Mike Reed will unveil 'The City Was Yellow'
by Howard Reich
Last year, the Orchestre National de Jazz in France invited drummer-impresario Mike Reed to compose a suite of pieces dedicated to Chicago, where he’s based.
But Reed — founding director of the Pitchfork Music Festival, creator of the Constellation arts center and managing partner of the Hungry Brain music venue — believed he had a better idea.
“I said, ‘That’s music that’s already been written,’” he explains.
Meaning that there’s already a vast body of repertoire written by Chicagoans for and about the city.
“I’ve been working for the last couple of years — not in deep commitment, because I’ve got a bunch of other things going on — but, essentially, I’m collecting a bunch of compositions made in Chicago from 1980 to 2010,” adds Reed.
“Essentially, I’m trying to collect a ‘Real Book’ created during that time period,” says Reed, referring to collections of standard tunes that musicians sometimes use.
“For a few reasons. One, because I’ve been in other cities, like Amsterdam, where they have a project like that, and I thought it was really cool.
“If you’re in New Orleans, there are 20 or 30 local anthems that everybody has got to know. Whether you’re a reggae band or a punk-rock band or a jazz band, you have to know those tunes. I don’t think it will ever get to that point (in Chicago). It’s a different type of culture and community.
“But what if we had these little books: Let’s play this Hal Russell piece, or this Malachi Thompson tune, or this Jeff Stitely piece. It becomes a common language, a set of tunes that we all share and know.”
Inspired by this idea, Reed created for the Orchestre National de Jazz “The City Was Yellow: The Chicago Suite,” the ensemble augmented to include Reed and Chicago colleagues.
So when Hyde Park Jazz Festival artistic and executive director Kate Dumbleton invited him to participate in this year’s event, he suggested an evolved version of “The City Was Yellow,” which he will unveil Sept. 29 in the University of Chicago’s Logan Center Performance Hall.
“I wanted to see if I could restage this in a place where the musical pieces of it hopefully will be meaningful to musicians,” says Reed.
“I’m going to change it a little from France. There are things I will tweak. I’m waiting on (former Chicagoan) Nicole Mitchell to get me something.”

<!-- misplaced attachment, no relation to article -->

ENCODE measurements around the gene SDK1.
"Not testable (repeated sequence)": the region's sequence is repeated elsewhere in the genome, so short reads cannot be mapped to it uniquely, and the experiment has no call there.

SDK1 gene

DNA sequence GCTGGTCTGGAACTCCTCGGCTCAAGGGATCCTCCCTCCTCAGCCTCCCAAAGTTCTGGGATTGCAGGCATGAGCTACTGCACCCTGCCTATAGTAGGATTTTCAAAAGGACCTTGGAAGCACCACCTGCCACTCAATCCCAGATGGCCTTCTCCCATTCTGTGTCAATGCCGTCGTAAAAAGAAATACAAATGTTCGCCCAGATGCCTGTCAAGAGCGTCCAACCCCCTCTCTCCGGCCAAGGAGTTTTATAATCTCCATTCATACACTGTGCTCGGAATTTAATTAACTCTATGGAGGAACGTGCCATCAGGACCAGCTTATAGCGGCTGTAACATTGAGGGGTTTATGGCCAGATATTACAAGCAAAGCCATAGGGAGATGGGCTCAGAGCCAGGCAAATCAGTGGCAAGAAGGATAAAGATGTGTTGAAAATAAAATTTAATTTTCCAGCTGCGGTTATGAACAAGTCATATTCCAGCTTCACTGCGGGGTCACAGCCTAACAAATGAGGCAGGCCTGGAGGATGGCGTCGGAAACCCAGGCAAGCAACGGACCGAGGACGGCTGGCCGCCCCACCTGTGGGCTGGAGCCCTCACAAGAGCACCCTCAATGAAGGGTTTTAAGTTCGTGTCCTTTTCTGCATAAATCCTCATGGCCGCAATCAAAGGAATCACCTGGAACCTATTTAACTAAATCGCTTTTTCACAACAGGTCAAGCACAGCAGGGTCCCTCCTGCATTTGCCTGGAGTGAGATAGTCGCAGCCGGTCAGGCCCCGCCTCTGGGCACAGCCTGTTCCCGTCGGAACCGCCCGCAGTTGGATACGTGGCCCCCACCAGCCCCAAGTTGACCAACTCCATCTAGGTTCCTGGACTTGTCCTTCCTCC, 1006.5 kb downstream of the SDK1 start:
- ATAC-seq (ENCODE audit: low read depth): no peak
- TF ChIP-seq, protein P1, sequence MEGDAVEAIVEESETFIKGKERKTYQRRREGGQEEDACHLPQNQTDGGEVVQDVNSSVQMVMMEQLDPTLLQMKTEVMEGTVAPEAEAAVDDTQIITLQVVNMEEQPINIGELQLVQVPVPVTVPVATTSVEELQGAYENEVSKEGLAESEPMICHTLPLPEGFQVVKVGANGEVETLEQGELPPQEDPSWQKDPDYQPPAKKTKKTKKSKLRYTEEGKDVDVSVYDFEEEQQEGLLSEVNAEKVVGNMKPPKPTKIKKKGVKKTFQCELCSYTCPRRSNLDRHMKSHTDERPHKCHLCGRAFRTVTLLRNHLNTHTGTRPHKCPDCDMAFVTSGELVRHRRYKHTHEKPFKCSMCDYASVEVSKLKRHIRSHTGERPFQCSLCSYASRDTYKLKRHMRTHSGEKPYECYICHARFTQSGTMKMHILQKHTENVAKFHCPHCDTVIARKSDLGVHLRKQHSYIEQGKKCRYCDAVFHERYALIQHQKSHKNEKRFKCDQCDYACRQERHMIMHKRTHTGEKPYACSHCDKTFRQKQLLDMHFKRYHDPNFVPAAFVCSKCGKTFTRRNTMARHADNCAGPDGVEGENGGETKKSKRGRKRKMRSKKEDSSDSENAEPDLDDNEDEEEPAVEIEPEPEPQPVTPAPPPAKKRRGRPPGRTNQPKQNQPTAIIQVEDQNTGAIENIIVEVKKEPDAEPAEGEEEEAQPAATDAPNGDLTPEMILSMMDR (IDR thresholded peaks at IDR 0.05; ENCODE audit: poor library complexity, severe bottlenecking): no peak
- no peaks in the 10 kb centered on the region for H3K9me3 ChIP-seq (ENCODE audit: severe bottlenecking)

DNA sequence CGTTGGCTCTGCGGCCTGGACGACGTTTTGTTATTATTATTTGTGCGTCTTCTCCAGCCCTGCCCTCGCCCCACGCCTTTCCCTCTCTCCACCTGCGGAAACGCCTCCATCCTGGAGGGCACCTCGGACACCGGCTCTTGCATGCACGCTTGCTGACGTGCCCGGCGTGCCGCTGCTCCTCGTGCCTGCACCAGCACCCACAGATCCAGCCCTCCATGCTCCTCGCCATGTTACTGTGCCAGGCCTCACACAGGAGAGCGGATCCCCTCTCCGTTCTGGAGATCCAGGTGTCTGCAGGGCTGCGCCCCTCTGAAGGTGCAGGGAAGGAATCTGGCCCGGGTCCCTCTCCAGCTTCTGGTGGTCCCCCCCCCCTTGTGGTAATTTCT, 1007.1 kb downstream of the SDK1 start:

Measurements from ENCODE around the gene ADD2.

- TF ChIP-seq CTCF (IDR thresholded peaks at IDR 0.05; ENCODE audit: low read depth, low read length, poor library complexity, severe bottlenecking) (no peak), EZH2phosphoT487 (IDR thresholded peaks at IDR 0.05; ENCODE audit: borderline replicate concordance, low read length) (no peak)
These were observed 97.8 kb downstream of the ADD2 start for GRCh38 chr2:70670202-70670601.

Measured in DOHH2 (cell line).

Reed’s efforts to build this body of made-in-Chicago work have been underwritten, in part, by a $50,000 United States Artists Fellowship Award he received in 2016. He estimates that he’ll ultimately gather 50-75 tunes. And he believes he knows what will happen once he has done so.
“People will say: Why isn’t so-and-so in here?’” notes Reed.
“If people start saying that, then we’ve done the job. Because, yes, we should be talking about all those tunes: Go get them!
“I don’t have to be comprehensive. It’s for everybody else to dig in and investigate.”
How all of this translates into a concert performance won’t be known until Reed and friends perform at the Hyde Park Jazz Festival. But considering that he’s working with originals by guitarist Jeff Parker (a former Chicagoan), saxophonist Edward Wilkerson Jr., cornetist Rob Mazurek, reedist Geof Bradfield and himself, among others, it’s clear that “The City Was Yellow” will encompass a wide stylistic range.
“I’m trying to make a concrete set,” says Reed of the forthcoming performance. “Some of the music is different: straight-ahead stuff, experimental stuff. I’m trying to have a really nice set of music that flows together.”
As for his pivotal role as Chicago arts presenter, “When I got in the game of putting on shows, it was out of a need — we had to find a place to play, because we needed a gig, and there weren’t a lot of places.
“Fast-forward now, 20 years later, there’s a lot of stuff going on, a lot of creative music series.”
A significant measure of the credit goes to Reed.
Mike Reed and colleagues perform “The City Was Yellow: The Chicago Suite” at 7:30 p.m. Sept. 29 in the University of Chicago’s Logan Center for the Arts, 915 E. 60th St., during the Hyde Park Jazz Festival; visit www.hydeparkjazzfestival.org.